Contrary to the results of a seminal study in the field, a recent analysis presented today at the Society of NeuroInterventional Surgery’s (SNIS) 20th Annual Meeting indicates that surgical approaches (embolization, microsurgery, radiosurgery) for treating selected patients with unruptured arteriovenous malformation (AVM) is safe and effective.
AVMs are tangled blood vessels with abnormal connection between arteries and veins, bypassing the capillary system, and they are most commonly found in the brain and spinal cord. Untreated, these vessels can weaken and rupture, causing brain hemorrhage, stroke, brain damage, and death. However, treating unruptured AVMs has been controversial because of the risk of complications—including stroke and death—from AVM surgery.
In 2014, a long-term study evaluating patients across nine countries, “A Randomized Trial of Unruptured Brain Arteriovenous Malformations (ARUBA),” suggested that it’s safer to avoid surgery for people with unruptured AVMs, and alternatively, the management should be focused on treating AVM symptoms (including headaches and seizures). However, new research notes that the limitations of the ARUBA study’s results make it less generalizable to determine the guideline for treating individuals with unruptured AVMs, and that neurointerventionalists and neurosurgeons can surgically treat unruptured AVMs successfully for carefully selected patients.
A new collaborative study, “Treatment Outcomes for ARUBA-Eligible Brain Arteriovenous Malformations: A Comparison of Real-World Data from the NVQI-QOD AVM Registry to the ARUBA Trial,” led by a team from Cleveland Clinic, reviewed patient information from hospitals and surgical centers around the U.S. using the Neurovascular Quality Initiative Quality Outcomes Database, on which SNIS collaborates.
“We performed a retrospective analysis of prospectively collected data of ARUBA-eligible patients, who underwent intervention at 18 participating centers,” said Nina Moore, MD, senior author of the study, researcher, and neurosurgeon at the Cleveland Clinic. “Our results suggest that intervention for unruptured brain AVMs at comprehensive stroke centers across the United States is safe and effective.”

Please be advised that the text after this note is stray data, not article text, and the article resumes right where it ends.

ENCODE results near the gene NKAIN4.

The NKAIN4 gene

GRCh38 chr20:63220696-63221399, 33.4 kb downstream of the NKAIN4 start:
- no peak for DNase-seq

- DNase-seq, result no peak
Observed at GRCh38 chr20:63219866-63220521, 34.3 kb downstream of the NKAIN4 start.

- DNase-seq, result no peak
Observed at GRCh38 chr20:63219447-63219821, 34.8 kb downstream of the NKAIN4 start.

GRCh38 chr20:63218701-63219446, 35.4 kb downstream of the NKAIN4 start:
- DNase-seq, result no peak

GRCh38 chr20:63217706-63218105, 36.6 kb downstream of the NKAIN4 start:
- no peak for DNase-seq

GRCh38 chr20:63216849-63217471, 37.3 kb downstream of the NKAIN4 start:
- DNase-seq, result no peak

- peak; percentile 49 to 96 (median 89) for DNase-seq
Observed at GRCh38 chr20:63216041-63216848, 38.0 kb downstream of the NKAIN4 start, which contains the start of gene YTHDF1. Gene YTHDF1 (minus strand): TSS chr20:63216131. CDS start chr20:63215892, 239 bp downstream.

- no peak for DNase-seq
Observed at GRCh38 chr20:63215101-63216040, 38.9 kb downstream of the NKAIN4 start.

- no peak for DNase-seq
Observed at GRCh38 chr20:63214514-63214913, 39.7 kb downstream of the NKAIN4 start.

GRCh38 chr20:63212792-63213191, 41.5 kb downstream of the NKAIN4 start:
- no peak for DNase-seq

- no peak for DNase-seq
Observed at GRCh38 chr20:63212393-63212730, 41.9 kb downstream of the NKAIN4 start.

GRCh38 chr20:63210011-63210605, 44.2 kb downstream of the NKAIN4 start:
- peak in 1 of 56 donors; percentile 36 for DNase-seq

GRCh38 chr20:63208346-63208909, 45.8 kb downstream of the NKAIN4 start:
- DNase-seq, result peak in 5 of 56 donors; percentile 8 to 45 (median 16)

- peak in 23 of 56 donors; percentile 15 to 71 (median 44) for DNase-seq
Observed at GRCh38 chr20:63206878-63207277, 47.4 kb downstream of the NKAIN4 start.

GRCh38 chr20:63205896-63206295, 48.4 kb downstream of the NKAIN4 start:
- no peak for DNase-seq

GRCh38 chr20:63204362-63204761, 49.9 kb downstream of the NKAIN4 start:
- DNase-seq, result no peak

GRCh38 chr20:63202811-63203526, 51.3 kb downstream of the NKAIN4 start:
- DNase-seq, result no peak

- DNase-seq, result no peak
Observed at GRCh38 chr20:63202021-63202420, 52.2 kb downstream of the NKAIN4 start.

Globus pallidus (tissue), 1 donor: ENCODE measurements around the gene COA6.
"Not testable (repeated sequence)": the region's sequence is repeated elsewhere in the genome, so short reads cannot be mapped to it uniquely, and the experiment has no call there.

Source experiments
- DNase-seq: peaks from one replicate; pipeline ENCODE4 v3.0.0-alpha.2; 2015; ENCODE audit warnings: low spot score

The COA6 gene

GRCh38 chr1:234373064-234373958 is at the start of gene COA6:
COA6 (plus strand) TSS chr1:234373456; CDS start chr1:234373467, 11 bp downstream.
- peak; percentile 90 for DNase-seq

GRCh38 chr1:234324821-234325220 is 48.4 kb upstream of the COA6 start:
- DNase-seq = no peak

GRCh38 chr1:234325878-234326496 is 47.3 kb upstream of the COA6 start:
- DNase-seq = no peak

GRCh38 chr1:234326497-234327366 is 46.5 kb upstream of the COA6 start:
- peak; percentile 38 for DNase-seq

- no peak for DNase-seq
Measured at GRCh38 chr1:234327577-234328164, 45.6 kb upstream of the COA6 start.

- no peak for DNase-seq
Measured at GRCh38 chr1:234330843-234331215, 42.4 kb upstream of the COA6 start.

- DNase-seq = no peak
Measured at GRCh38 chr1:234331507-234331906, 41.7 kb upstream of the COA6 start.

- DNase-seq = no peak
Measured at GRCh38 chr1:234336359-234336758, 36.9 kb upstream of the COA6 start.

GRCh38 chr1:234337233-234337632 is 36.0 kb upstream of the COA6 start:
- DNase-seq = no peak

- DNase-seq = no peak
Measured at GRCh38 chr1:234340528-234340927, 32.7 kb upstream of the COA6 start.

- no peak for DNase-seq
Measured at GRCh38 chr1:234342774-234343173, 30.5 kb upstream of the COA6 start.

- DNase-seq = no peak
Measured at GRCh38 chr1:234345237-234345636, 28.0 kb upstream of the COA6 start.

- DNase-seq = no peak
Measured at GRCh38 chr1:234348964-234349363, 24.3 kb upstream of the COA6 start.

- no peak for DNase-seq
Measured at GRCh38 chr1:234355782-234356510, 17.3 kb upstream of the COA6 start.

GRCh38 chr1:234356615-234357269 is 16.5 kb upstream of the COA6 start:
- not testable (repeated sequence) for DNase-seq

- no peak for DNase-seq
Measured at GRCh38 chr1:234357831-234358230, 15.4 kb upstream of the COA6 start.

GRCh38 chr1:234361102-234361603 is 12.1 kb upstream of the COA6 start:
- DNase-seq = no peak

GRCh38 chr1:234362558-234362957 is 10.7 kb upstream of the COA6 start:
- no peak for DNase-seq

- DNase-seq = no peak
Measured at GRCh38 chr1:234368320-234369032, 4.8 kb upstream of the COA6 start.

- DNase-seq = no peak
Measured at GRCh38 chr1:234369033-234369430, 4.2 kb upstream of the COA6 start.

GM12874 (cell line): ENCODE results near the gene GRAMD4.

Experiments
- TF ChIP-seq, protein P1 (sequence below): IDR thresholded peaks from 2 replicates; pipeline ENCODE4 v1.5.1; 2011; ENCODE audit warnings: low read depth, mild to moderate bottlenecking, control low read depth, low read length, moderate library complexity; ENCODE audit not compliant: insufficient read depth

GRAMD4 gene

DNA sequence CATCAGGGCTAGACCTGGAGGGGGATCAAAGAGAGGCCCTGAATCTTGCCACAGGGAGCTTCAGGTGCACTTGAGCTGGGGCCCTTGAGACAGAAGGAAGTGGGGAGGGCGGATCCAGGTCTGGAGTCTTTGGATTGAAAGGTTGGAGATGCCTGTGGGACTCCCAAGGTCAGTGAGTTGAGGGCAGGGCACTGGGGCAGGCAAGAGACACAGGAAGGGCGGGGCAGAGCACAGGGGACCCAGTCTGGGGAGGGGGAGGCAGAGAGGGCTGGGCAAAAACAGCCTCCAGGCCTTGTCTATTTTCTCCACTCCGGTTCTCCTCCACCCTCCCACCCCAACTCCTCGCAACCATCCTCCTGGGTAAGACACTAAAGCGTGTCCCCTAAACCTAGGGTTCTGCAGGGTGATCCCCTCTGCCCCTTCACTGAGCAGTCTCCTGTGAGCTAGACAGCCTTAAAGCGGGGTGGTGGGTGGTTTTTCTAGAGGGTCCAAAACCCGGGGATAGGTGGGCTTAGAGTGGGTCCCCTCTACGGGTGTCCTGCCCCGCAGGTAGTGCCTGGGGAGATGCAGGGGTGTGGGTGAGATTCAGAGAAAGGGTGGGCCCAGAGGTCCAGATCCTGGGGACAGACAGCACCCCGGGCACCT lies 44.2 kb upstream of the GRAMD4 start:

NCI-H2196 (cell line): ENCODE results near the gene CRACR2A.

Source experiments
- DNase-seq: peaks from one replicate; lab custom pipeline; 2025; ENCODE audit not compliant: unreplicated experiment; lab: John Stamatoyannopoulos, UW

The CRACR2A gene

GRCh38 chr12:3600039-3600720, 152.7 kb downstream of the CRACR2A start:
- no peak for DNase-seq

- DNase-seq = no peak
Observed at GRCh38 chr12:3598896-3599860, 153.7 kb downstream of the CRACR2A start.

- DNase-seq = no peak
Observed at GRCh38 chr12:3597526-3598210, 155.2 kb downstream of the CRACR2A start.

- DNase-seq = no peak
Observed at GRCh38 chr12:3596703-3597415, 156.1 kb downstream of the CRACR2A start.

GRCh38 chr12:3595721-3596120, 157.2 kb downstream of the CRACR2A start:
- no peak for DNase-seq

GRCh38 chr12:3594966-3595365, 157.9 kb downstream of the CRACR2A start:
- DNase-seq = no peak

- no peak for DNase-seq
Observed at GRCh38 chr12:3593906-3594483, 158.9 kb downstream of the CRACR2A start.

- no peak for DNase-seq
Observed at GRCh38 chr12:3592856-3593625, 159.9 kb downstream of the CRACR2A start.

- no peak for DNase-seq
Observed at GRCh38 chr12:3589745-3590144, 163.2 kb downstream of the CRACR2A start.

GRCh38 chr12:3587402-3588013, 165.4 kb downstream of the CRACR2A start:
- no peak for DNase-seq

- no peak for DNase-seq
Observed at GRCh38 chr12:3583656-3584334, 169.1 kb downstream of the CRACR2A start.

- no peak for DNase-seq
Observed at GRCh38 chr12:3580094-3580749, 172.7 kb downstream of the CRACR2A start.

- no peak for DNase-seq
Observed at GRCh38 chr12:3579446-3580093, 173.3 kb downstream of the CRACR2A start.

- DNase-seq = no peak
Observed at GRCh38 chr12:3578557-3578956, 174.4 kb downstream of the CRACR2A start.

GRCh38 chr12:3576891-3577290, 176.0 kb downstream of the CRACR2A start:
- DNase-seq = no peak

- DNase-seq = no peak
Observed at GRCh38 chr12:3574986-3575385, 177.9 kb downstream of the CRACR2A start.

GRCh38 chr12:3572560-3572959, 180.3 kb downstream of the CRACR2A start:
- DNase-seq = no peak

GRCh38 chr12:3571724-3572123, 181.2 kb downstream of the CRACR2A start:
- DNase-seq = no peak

The study authors specifically analyzed records for 173 patients who are ARUBA-eligible with similar demographics and characteristics of the AVMs, finding that more patients survived and thrived after AVM surgery than in the ARUBA study. For example, only 8.7% of surgically treated patients from this study experienced death or stroke, compared to 30.7% in the ARUBA trial. In addition, only 25.4% of patients from the database experienced post-surgery physical impairment, compared to 46.2% in the ARUBA trial.
The study authors also didn’t find a difference in the risk of stroke and/or death among the surgical modalities used. As a result, the study authors suggest that comprehensive stroke centers across the United States would be able to safely surgically treat unruptured AVMs.
“Seeing through this data that neurointerventionalists and neurosurgeons can safely treat unruptured brain AVMs via different surgical modalities is very encouraging,” said Anas Alrohimi, MD, Ph.D., primary author, and neuroendovascular surgery fellow at the Cleveland Clinic. “In this constantly evolving field, it is crucial we continue to investigate new procedures that impact the patients’ outcomes. It’s exciting to open up opportunities to manage this potentially deadly condition and improve patients‘ quality of life.”
Society of NeuroInterventional Surgery
New analysis shows surgery is safe and effective for people with unruptured brain arteriovenous malformation (2023, August 2)
retrieved 3 August 2023
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